Columban Pilgrimage to Pililla and Paete
By Fr Rex Rocamora
The author is a Columban priest from Ipil, Zamboanga Sibugay. He was ordained in 2000 and until this year was based in China. He is now in Our Lady of Remedies Parish, Malate, Manila. His brother, Fr Joseph Joy Rocamora, is a priest in their home Diocese of Ipil.
‘No wonder he was always looking towards the altar’, said Miss Dominga Bayocot who had witnessed as an eight-year-old the man tied to one of the pillars in St James the Apostle Church, Paete, Laguna, after realizing that he was a priest. She was speaking in Tagalog but I noticed the interpreter missed this line and didn’t translate it for the pilgrims who were listening intently to the accounts of two witnesses – the other was Mrs Aurelia Cadapan – to events in the church in July 1943. It was an important line, I thought. They spoke to us after a lunch hosted by the parishioners at Lunal Paradiso Resort in an off-road garden setting.
Manila traffic bogged down the bigger of two buses carrying pilgrims to Pililla, Rizal, where Columban Fr Francis Vernon Douglas from New Zealand had been parish priest in the early years of World War II, and to Paete, Laguna, where he had been tortured and killed by Japanese soldiers. We pilgrims included Columban priests, lay missionaries and workers from many countries and relatives of Fr Douglas from New Zealand. Our bus almost skipped Pililla because we were running very late and we only had one day, 28 September 2016, to do this pilgrimage, to see and hear about Fr Douglas, known to his family as ‘Vernon’.
On the way, conversing with fellow pilgrims, praying and singing as well, and seeing rural of Rizal and Laguna from a front seat was very pleasant. Finally after many hours on the road, including a visit to St Mary Magdalene Church in Pililla, and our lunch, we slowly moved down the narrow street leading to Paete church and parked near the town hall. A local person told me that the name ‘Paete’ comes from the Tagalog word ‘pait’ or ‘paet’, ‘chisel’. The town has been famous for centuries for its woodcarving.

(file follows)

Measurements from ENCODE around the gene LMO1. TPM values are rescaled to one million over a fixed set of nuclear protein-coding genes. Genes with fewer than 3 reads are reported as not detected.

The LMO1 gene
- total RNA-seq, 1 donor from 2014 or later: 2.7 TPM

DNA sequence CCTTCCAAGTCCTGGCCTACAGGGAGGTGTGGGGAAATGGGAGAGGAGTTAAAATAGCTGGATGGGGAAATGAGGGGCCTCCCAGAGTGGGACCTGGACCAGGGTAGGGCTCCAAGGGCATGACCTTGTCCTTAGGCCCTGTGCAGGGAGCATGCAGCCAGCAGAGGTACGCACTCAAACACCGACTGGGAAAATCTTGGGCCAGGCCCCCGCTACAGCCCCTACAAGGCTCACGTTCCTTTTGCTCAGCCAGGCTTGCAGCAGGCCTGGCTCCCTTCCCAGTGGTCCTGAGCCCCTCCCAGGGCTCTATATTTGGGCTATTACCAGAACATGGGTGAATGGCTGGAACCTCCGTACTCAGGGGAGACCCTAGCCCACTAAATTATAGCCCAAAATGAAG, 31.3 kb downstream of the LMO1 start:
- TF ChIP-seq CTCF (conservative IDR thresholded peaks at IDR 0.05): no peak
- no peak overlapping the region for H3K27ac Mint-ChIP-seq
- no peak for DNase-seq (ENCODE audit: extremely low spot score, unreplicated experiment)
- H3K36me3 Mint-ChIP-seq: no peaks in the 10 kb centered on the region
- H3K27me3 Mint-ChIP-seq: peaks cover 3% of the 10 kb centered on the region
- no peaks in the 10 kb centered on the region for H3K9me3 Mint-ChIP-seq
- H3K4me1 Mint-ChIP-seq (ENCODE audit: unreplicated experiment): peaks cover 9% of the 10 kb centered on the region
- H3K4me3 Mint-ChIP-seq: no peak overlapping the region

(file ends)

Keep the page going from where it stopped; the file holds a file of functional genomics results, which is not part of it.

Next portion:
The old adobe church of Saint James the Apostle stands at the foot of a mountain. I entered the church, which was quiet and calm, and approached and, as other pilgrims were doing, prayerfully touched the post to which one of Fr Vernon’s hands had been tied. He held his rosary in the other, or so I imagined.
The post is one of two supporting the choir loft and is near the baptistery, which was the ‘torture chamber’ of Fr Vernon’s three-day ordeal. Then the stirring within my soul began shortly after praying at the post, more so when I witnessed others praying solemnly there as well. ‘Do you feel something within you?’, I had to ask, Verne, one of the New Zealanders, as my emotions were welling up. Had I been foolish in asking her? But she quickly replied, ‘I’m his niece’. Verne was born in April 1945 on the day the Douglas family received news of the death of Fr Vernon, hence her name. I was thinking that she had feelings that could not be expressed in words. We talked and went to the baptistery where we prayed in silence with a few others. We heard of the locals’ plan to install stained glasses in there; the image of St James the Apostle on one side and of Fr Vernon on the other.
While I was praying at the post, a spontaneous conversation with God was quietly going on within me. It happened again during the Mass at which Columban Fr John Keenan, whose article Here was a Strong and Brave Man, first published in 2001, has stimulated much interest in Fr Vernon, was the main celebrant and homilist. Before the final blessing, Fr Dan O’Malley, the Columban Regional Director, an Irishman, spoke briefly, followed by inspiring words of thanks by Verne.
After Mass I walked outside the church and saw a vendor and bought a mortar and pestle chiselled out of molave wood. It symbolizes for me the ‘grinding’ that our fellow Columban, Fr Vernon, was subjected to. Terrible, it must have been. But I wanted to remember it as a graced moment between him and God, a shared moment with the crucified Lord. Martyrdom may not be for many, but everyone is called to holiness. God is alluring and inviting. The memory of Fr Vernon’s death has stirred a willingness within me to listen to God’s call to holiness, to total self-giving. On this pilgrimage to Paete I felt God’s gentle call to move on the path towards Him, the most Holy One.